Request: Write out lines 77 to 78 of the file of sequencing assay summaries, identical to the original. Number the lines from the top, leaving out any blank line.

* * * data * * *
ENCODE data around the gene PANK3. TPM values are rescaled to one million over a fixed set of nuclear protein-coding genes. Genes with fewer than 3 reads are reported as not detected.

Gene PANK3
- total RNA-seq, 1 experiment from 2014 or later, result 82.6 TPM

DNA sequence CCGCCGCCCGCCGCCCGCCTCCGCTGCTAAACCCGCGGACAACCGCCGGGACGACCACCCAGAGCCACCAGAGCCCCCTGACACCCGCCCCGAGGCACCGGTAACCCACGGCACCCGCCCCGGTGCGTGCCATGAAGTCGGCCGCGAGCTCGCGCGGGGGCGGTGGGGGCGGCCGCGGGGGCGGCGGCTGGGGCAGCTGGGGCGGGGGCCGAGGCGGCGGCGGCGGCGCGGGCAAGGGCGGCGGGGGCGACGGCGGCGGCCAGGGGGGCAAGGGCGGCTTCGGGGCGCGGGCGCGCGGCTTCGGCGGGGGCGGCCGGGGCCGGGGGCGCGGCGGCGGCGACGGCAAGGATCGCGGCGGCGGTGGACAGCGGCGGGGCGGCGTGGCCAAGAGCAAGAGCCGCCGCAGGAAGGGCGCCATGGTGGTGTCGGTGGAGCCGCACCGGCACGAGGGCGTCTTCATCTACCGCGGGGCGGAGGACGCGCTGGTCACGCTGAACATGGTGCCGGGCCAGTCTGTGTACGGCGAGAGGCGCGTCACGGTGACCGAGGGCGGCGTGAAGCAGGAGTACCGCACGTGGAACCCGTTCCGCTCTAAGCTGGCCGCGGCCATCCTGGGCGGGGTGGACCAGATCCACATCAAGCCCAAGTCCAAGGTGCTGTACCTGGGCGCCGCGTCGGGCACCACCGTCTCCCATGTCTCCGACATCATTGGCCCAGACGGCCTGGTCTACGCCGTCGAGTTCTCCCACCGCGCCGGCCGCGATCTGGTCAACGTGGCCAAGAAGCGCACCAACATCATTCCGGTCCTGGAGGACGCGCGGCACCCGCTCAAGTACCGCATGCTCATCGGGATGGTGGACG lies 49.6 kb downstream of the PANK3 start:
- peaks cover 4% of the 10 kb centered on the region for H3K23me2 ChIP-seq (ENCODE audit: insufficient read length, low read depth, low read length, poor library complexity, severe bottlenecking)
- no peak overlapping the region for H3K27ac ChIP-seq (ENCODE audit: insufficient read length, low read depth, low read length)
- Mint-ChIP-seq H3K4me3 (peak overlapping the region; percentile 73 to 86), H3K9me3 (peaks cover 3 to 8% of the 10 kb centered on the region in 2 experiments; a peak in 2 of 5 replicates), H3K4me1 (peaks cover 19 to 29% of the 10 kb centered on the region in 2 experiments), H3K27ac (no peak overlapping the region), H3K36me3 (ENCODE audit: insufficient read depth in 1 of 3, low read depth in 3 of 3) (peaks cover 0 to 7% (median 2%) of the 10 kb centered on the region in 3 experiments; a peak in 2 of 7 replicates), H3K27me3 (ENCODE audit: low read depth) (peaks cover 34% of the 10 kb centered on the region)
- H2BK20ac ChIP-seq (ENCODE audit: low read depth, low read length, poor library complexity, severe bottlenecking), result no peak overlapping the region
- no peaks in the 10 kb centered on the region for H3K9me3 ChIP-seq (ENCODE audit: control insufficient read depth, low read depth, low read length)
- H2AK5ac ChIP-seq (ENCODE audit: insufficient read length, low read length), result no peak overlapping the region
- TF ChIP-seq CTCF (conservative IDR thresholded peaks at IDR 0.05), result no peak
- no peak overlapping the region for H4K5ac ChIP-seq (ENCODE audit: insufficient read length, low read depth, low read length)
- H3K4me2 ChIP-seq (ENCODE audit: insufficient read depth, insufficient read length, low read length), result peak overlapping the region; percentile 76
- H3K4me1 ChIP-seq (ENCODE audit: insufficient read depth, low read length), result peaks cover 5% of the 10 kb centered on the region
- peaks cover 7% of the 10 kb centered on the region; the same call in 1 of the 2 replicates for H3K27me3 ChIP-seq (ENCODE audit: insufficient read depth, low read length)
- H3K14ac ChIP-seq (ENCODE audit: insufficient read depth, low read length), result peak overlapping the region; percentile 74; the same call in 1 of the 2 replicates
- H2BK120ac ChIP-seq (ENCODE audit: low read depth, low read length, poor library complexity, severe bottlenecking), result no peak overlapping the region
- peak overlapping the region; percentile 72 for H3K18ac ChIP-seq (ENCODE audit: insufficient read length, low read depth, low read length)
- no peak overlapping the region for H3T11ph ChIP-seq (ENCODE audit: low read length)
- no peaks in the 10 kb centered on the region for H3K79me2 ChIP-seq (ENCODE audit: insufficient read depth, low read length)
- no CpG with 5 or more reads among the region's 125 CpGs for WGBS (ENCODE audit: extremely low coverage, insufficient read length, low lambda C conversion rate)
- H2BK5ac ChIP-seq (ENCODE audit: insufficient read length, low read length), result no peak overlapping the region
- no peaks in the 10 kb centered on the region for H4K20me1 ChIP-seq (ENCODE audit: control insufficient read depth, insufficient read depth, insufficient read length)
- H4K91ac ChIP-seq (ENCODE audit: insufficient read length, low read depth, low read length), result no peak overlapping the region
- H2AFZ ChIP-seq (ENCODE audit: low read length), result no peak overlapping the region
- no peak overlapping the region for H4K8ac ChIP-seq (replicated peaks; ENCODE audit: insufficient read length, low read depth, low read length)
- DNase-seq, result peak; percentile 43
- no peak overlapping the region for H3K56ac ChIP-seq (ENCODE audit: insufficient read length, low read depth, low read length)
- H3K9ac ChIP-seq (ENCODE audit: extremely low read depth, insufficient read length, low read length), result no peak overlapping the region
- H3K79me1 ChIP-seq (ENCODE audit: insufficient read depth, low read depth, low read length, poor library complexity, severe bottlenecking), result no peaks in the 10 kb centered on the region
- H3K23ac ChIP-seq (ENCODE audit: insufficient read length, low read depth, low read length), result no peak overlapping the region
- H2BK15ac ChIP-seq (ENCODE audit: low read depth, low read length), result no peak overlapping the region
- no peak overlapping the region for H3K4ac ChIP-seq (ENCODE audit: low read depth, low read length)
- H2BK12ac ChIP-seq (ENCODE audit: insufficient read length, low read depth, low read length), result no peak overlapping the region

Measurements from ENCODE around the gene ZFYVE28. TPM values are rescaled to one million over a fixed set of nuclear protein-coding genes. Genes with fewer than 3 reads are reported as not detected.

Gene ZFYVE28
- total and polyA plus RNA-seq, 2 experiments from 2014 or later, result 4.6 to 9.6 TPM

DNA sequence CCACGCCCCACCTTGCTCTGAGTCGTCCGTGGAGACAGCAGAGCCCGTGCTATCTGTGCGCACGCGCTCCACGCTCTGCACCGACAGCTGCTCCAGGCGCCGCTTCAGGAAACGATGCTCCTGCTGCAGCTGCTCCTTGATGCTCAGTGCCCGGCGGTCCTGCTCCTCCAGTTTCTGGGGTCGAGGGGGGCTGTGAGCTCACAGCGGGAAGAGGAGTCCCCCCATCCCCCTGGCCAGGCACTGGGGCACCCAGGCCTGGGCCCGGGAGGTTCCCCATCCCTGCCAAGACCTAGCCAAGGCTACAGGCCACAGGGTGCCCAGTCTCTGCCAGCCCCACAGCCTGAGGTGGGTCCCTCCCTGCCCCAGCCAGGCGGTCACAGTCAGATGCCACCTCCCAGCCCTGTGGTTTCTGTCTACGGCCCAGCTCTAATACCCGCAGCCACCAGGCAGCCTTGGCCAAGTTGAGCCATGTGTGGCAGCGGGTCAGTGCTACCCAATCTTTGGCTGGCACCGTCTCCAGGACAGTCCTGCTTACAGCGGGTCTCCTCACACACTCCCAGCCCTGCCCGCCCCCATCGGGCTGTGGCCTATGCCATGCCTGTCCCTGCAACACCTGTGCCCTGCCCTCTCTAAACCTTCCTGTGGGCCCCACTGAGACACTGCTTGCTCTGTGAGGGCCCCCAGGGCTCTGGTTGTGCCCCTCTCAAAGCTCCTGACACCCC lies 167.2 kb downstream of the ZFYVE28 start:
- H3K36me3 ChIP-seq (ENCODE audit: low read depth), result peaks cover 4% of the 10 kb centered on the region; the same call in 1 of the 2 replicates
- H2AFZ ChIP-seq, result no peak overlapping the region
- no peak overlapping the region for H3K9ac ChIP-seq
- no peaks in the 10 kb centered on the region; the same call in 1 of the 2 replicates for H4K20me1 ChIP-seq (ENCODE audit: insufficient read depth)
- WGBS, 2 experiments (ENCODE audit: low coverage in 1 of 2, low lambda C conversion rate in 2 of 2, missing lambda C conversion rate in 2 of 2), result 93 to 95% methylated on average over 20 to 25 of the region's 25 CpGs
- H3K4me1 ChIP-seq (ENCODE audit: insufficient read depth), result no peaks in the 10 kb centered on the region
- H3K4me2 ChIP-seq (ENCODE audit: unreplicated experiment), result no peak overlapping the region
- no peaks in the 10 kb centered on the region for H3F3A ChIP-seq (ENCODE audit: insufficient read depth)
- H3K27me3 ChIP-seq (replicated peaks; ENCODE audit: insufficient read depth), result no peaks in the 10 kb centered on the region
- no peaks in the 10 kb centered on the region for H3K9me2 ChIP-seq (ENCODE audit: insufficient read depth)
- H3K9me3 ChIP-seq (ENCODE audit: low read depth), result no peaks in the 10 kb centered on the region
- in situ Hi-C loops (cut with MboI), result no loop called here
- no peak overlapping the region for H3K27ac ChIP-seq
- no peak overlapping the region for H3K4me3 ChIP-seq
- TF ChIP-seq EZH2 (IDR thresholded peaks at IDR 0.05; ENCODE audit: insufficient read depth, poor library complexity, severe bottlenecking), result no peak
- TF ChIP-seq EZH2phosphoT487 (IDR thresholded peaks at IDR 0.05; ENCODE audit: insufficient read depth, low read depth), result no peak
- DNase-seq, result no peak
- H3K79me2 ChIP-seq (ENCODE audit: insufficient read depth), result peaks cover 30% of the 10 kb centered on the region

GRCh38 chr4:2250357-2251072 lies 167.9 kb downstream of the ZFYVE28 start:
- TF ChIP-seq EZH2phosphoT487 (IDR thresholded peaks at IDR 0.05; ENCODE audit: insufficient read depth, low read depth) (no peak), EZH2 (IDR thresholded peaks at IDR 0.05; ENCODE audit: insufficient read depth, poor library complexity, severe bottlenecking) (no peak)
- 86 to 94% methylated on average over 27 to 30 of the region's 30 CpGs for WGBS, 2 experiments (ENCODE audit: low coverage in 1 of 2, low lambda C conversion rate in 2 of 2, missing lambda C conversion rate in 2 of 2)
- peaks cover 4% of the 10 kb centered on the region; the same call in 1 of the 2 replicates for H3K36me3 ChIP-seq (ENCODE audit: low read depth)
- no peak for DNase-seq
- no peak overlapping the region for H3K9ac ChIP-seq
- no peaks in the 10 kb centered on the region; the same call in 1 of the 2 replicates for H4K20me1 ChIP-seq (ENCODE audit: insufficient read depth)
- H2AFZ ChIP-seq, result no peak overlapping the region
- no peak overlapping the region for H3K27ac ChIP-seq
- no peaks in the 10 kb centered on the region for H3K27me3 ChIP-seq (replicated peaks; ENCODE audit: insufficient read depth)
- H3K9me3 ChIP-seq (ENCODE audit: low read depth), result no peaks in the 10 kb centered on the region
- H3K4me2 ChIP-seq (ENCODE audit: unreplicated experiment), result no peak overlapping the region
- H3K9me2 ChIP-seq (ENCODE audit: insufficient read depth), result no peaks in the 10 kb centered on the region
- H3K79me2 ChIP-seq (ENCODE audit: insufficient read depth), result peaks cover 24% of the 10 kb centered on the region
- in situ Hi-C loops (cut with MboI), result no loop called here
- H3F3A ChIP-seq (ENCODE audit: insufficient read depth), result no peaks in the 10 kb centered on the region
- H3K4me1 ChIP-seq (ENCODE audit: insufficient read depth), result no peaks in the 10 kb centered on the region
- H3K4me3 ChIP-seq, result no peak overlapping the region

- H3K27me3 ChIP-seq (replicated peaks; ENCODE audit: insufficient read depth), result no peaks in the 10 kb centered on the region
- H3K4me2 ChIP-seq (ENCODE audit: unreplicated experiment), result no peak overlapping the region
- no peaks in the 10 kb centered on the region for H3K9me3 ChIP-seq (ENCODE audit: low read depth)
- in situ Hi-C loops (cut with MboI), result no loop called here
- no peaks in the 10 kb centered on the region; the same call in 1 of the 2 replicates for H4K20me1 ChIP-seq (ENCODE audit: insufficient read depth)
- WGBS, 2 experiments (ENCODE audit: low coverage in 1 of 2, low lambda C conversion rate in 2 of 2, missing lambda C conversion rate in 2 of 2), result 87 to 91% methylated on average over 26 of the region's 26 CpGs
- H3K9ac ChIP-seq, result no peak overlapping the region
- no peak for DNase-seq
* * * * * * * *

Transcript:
- no peaks in the 10 kb centered on the region for H3K9me3 ChIP-seq (ENCODE audit: low read depth)
- in situ Hi-C loops (cut with MboI), result no loop called here